The effect of a portacaval shunt on estimated hepatic blood flow and oxygen uptake in cirrhosis.

Abstract

Analysis of hepatic hemodynamic adjustments is made peculiarly difficult by the complexity of the splanchnic circulation. Blood flow through the liver appears to be controlled by the interactions between four sets of vascular resistances: (a) those imposed between the aorta and the portal vein including the splenic, gastric, mesenteric, and colic arterioles; (b) those between the aorta and the sinusoids, the hepatic arterioles; (c) those between the portal vein and the sinusoids, the portal venules; and (d) those between the sinusoids and the hepatic veins. During the development of cirrhotic disease of the liver a fifth set of resistances between the portal vein and the inferior vena cava, i.e., the collateral circulation, becomes important in determining blood flow. The portal venous pressure and the sinusoidal pressure are, likewise, resultants of the interaction of these resistances and arterial pressure. A change in any one resistance alone will induce various changes in the rate of blood flow through all the others and will affect the pressures in both the portal vein and sinusoids. In the absence of quantitative data regarding these factors, therefore, any discussion of the dynamics of splanchnic flows and pressures must be guarded. Nevertheless, it has seemed reasonable to believe that portal hypertension develops during cirrhotic disease (initially, at least) as a result of increased resistance to portal venous flow into the liver. Hence the reduction in hepatic blood flow (3)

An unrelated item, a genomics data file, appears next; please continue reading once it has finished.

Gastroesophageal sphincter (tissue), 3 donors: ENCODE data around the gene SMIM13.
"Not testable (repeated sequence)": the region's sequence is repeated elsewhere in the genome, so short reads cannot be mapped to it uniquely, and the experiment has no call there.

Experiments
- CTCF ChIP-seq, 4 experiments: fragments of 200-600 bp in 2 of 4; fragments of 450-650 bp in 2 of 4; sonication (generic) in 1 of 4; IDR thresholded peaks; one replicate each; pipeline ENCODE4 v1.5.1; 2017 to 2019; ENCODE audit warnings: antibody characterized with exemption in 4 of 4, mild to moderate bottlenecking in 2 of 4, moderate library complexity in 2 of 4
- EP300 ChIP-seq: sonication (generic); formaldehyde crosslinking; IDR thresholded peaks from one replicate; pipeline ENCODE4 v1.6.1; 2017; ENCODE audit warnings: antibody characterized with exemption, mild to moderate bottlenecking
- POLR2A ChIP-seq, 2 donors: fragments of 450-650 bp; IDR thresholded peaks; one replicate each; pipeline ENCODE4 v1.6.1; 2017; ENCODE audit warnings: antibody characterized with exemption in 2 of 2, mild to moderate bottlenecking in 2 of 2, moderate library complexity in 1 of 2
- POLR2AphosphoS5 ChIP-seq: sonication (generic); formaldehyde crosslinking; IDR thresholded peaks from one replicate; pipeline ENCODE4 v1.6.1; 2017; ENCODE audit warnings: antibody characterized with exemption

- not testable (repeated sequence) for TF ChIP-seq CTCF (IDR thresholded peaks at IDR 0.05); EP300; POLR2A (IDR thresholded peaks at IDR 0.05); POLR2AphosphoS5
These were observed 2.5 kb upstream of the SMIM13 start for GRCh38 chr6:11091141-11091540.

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@article{Bradley1953TheEO, title={The effect of a portacaval shunt on estimated hepatic blood flow and oxygen uptake in cirrhosis.}, author={Stephen Bradley and Claire Smythe and Hugh F. Fitzpatrick and Alanna Blakemore}, journal={The Journal of clinical investigation}, year={1953}, volume={32 6}, pages={526-37} }